However, thus far, there seems little evidence to confirm this fear. The faces we have been seeing on televised coverage of the popular revolt are not those of religious zealots. And while protesters in Cairo`s Tahrir Square and elsewhere have prayed in public, they will not exchange one dictatorship for another. The leaders of the Muslim Brotherhood have clearly stated they will not field a candidate for the presidency, and would prefer to rule in a coalition. Tunisia and Libya both have a distinctly secular outlook.

But even if Islamic parties do come to power in some Arab states like Algeria, that`s what democracy is about. The fact is that many states in the region are deeply conservative, and if voters there choose to elect religious parties, the world has to accept the legitimacy of such governments.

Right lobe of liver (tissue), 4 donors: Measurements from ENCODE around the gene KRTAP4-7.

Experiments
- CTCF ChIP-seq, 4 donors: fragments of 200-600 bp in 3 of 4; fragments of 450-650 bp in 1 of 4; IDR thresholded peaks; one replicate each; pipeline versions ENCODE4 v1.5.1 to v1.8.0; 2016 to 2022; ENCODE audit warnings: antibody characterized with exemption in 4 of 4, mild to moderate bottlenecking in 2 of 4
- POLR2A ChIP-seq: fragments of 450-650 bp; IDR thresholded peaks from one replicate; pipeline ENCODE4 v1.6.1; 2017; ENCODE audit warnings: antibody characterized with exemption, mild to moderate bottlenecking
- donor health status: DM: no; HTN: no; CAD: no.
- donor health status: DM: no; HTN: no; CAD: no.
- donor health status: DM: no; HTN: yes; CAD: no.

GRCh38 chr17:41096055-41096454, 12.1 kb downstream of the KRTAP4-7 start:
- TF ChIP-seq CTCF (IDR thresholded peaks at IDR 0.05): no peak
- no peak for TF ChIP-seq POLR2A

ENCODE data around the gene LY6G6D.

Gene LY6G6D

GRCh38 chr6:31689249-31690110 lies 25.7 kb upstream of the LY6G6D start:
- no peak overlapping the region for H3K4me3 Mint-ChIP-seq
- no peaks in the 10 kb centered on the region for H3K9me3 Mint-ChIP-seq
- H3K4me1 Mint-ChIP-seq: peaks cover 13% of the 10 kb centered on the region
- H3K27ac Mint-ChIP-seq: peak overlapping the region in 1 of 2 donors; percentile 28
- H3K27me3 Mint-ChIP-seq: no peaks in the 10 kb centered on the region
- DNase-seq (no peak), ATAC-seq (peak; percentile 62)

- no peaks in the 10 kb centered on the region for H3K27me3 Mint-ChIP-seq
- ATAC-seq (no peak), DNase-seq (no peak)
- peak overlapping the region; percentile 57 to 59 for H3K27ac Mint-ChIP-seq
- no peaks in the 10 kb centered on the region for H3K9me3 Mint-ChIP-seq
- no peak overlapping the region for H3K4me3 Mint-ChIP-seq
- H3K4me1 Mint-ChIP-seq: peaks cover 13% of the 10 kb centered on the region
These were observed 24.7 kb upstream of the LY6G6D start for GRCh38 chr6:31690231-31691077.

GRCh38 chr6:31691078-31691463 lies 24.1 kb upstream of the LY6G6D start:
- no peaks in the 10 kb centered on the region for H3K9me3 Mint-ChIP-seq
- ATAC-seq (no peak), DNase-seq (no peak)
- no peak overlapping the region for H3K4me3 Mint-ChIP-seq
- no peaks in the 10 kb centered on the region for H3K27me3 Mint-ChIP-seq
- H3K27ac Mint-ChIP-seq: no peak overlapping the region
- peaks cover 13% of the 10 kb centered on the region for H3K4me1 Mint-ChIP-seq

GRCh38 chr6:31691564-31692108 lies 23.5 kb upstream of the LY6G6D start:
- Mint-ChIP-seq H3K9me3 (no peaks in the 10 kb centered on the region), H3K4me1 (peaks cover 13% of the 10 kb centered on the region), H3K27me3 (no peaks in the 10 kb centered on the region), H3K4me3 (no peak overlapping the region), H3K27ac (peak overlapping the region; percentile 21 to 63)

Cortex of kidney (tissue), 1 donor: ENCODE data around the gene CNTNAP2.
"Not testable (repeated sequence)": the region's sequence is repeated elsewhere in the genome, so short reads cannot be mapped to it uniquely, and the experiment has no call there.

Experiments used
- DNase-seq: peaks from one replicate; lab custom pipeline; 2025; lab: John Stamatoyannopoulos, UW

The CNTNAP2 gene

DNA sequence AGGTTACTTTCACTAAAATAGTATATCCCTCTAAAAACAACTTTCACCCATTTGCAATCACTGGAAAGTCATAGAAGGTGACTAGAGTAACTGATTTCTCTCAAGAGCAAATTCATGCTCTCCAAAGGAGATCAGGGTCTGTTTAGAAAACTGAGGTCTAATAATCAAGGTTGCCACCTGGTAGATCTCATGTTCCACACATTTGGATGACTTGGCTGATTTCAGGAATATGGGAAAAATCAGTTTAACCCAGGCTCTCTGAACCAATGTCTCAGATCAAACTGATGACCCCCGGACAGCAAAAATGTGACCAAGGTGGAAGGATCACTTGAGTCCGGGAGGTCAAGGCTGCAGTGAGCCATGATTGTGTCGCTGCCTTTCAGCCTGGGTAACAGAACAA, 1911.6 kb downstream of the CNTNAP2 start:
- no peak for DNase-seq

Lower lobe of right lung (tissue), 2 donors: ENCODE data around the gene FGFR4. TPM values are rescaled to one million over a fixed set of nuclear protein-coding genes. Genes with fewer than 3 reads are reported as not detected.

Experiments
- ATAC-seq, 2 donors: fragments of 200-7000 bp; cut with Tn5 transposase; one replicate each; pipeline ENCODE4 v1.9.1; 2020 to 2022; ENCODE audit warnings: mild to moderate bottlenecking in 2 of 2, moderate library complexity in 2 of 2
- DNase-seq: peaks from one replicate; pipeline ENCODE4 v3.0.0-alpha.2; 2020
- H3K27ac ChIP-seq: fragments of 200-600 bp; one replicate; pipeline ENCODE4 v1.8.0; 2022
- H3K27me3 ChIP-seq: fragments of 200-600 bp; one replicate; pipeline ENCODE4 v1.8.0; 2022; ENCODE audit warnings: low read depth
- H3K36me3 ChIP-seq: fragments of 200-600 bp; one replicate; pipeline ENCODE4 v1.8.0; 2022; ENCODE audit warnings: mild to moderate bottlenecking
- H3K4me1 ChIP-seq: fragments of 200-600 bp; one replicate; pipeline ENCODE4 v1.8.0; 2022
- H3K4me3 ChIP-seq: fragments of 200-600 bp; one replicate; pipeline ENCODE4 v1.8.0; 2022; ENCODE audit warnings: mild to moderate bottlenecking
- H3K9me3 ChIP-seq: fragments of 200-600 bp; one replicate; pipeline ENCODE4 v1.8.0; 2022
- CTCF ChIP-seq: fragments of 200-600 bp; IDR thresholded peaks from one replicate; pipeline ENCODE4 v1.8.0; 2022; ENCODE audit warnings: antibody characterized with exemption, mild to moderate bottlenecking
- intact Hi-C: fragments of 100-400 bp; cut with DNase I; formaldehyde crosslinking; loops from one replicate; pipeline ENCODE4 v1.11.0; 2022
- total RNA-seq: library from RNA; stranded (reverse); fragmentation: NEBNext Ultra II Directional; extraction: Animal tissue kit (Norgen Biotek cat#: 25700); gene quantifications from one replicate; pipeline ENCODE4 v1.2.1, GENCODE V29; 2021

The big loser from all these changes will, of course, be Israel. Thus far, it has relied on American influence and its powerful military to dominate the region. But over the years, it has fallen victim to hubris, and neglected to build any real links with Arabs living in its neighbourhood. As it is now discovering, dictators don`t last forever.

No matter what happens, it is clear that we are past the tipping point. The genie of freedom is out of the bottle, and no force on earth will put it back in.